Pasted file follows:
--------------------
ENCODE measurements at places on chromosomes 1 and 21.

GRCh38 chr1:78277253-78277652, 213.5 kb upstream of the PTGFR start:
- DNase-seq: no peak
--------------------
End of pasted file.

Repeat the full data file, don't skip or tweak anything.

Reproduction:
ENCODE measurements at places on chromosomes 1 and 21.

GRCh38 chr1:78277253-78277652, 213.5 kb upstream of the PTGFR start:
- DNase-seq: no peak